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Asymmetric transcriptomic signatures between the cob and florets in the maize ear under optimal- and low-nitrogen conditions at silking, and functional characterization of amino acid transporters ZmAAP4 and ZmVAAT3.

Pan X, Hasan MM, Li Y, Liao C, Zheng H, Liu R, Li X - J. Exp. Bot. (2015)

Bottom Line: Fourteen genes responsive specifically to LN provided potential molecular markers for N-efficient maize breeding.We further functionally characterized two newly identified broad-spectrum amino acid transporters, ZmAAP4 and ZmVAAT3, that showed distinct expression patterns in the cob and florets and potentially important roles in amino-N mobilization in the ear.While both proteins could transport various amino acids into yeast or Arabidopsis cells, ZmAAP4 appeared to have higher efficiencies than ZmVAAT3 in transporting seven out of 22 examined amino acids.

View Article: PubMed Central - PubMed

Affiliation: Department of Plant Nutrition, China Agricultural University, Beijing 100193, China.

No MeSH data available.


Functional categorization of the differentially expressed genes (FDR<0.05) between the cob and florets under sufficient N supply. Each coloured dot represented one gene. Red colour indicates an increased expression in the cob relative to florets whereas the blue colour indicates an increased expression in florets relative to the cob. (A) Metabolism overview of the differentially expressed genes between the cob and florets. (B) Hormone related genes. (C) Cellular response related genes.
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Figure 2: Functional categorization of the differentially expressed genes (FDR<0.05) between the cob and florets under sufficient N supply. Each coloured dot represented one gene. Red colour indicates an increased expression in the cob relative to florets whereas the blue colour indicates an increased expression in florets relative to the cob. (A) Metabolism overview of the differentially expressed genes between the cob and florets. (B) Hormone related genes. (C) Cellular response related genes.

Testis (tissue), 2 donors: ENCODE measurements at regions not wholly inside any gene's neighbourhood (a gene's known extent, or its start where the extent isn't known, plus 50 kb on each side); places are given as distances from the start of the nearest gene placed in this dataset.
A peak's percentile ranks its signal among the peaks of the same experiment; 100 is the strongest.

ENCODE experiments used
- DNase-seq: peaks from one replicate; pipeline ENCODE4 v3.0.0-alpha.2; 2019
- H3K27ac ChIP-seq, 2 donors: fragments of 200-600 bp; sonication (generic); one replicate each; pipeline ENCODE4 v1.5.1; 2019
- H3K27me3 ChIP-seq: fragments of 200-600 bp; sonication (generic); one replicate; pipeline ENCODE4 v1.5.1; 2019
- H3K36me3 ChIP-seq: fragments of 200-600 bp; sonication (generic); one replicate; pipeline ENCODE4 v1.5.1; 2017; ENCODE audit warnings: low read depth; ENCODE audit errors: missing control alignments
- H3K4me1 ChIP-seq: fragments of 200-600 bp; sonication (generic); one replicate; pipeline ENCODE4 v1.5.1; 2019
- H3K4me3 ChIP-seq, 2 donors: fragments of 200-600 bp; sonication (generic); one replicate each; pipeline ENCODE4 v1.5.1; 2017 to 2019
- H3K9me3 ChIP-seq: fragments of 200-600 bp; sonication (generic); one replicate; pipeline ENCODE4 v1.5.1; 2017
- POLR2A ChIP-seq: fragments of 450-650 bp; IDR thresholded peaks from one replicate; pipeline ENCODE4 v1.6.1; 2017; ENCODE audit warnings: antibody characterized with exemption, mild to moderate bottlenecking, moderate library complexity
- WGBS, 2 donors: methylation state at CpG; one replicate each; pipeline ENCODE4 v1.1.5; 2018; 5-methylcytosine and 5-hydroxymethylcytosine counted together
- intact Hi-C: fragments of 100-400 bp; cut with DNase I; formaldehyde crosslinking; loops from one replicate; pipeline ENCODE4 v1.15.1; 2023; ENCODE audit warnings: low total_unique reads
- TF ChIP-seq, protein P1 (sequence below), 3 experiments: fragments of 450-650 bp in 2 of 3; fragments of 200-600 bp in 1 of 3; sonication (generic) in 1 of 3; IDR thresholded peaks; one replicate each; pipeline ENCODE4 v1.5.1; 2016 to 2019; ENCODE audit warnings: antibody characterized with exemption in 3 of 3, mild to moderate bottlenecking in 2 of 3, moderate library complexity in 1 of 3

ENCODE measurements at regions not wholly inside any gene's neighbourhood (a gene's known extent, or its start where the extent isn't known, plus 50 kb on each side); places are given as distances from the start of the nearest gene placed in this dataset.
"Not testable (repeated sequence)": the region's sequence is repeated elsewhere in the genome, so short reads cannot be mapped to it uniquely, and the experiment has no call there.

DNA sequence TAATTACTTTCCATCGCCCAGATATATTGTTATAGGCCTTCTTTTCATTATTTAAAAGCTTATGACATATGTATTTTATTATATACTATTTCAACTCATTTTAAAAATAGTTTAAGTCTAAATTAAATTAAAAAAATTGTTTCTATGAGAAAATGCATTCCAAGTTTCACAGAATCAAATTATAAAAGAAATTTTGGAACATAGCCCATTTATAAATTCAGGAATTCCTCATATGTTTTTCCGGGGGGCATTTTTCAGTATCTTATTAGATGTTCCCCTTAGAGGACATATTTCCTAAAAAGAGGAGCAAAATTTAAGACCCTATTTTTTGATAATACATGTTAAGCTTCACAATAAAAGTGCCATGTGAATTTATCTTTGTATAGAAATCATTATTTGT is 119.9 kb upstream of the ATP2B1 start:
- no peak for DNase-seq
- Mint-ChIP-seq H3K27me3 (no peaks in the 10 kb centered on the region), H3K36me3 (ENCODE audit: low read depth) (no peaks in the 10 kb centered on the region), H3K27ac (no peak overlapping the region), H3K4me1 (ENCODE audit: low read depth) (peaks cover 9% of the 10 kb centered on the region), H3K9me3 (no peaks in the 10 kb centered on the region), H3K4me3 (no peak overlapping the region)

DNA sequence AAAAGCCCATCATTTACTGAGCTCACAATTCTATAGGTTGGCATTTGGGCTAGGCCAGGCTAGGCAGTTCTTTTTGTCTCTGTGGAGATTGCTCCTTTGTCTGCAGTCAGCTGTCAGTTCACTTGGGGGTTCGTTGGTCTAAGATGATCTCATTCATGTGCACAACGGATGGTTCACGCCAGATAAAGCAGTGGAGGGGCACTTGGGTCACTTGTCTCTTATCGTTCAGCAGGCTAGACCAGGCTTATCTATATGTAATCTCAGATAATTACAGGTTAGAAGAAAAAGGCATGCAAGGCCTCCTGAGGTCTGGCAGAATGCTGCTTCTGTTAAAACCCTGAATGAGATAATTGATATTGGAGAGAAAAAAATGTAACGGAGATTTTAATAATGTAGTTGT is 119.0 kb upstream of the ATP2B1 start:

Mentions: Genes involved in metabolic pathways, hormone and cellular response processes were further analysed using the MapMan programme. Strikingly, genes involved in photosynthesis such as chlorophyll binding (photosystem II light harvesting complex gene B1B2 and light-harvesting chlorophyll b-binding protein 3) and photosystem subunit (photosystem II subunit P-2, photosystem I subunit O) genes (Fig. 2A; Supplementary Table S5) were unanimously up-regulated in the cob. Amino acid metabolism related gens GAD2 (Glutamate decarboxylase 2, GRMZM2G355906), a sarcosine oxidase (GRMZM2G052266) and a carboxylyase (GRMZM2G159149) were up-regulated 8.2-, 5.6-, and 10.2-fold, respectively, in the cob (Fig. 2A; Supplementary Table S5). Genes mediating secondary metabolism such as flavonoid and phenylpropanoid metabolism were also generally up-regulated in the cob (Fig. 2A). Up-regulation of these three categories of genes suggested more active C/N metabolism in the cob tissue than in florets at the silking stage. Notably, several genes regulating ABA synthesis and signalling were up-regulated in the cob, indicating that ABA may be an important regulator for cob development during this stage (Fig. 2B). Different from those up-regulated in the cob, a subset of genes regulating cell wall modification, cell wall cellulose synthesis and cell wall degradation were up-regulated in florets (Fig. 2A). Genes involved in lipid degradation such as glycerophosphoryl diester phosphodiesterase (GRMZM2G058- 227) and fatty acid reductase 5 (GRMZM2G120938) were up-regulated 7.2- and 6.7-fold in florets, respectively (Fig. 2A; Supplementary Table S5). In addition, a gene mediating cell division (GRMZM2G166684) was also up-regulated 2.7-fold in florets. Together with enhanced transcription of SWITCH1 (GRMZM2G300786) and cyclin d5;1 (GRMZM2G047637), these results suggested more dynamic cell division, cell wall and membrane formation in florets supporting female flower development in maize (Fig. 2C; Supplementary Table S5).